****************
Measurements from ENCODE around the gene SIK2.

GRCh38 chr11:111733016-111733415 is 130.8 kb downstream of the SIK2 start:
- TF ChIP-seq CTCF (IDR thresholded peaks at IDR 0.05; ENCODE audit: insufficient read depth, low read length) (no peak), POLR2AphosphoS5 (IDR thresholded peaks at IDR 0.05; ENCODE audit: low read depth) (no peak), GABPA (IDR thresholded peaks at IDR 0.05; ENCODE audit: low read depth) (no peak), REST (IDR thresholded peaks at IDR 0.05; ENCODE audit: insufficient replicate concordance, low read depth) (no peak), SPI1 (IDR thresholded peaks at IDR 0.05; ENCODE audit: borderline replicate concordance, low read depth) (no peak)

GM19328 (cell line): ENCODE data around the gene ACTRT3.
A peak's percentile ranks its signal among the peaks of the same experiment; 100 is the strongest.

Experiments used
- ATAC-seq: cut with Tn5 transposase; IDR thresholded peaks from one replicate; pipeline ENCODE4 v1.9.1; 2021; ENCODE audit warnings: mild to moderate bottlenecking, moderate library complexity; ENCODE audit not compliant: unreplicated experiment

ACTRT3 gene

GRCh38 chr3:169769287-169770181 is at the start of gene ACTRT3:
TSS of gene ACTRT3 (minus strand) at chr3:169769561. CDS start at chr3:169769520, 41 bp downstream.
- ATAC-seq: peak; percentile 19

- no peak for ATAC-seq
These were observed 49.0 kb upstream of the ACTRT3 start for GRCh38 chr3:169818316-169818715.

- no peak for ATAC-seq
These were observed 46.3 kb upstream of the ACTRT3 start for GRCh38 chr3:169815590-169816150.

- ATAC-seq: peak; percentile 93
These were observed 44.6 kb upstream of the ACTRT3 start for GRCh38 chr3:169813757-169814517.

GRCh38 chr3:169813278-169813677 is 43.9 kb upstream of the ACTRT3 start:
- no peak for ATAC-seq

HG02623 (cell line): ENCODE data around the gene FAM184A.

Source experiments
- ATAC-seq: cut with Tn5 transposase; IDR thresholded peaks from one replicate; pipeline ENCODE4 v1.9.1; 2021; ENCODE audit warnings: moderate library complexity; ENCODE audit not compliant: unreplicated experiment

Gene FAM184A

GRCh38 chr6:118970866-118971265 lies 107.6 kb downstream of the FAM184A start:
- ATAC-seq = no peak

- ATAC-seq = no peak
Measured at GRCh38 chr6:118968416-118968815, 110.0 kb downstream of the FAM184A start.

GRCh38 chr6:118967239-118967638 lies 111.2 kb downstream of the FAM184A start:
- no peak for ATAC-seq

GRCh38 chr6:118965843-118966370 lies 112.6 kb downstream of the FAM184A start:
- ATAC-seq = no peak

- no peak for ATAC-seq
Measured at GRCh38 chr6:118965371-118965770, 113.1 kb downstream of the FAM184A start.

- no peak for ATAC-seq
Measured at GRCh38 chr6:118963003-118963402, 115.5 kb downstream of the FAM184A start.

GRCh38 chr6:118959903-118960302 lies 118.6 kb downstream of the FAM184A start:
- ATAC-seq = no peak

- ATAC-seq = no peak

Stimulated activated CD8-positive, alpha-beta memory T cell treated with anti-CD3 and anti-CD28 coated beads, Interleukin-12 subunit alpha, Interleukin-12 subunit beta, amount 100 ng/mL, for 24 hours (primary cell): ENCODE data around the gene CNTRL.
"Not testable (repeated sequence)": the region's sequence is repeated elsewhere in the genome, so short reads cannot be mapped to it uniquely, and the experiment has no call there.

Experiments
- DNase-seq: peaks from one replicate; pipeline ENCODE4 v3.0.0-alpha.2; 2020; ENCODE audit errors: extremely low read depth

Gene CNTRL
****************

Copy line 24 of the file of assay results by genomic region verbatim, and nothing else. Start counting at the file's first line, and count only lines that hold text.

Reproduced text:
GRCh38 chr6:118970866-118971265 lies 107.6 kb downstream of the FAM184A start: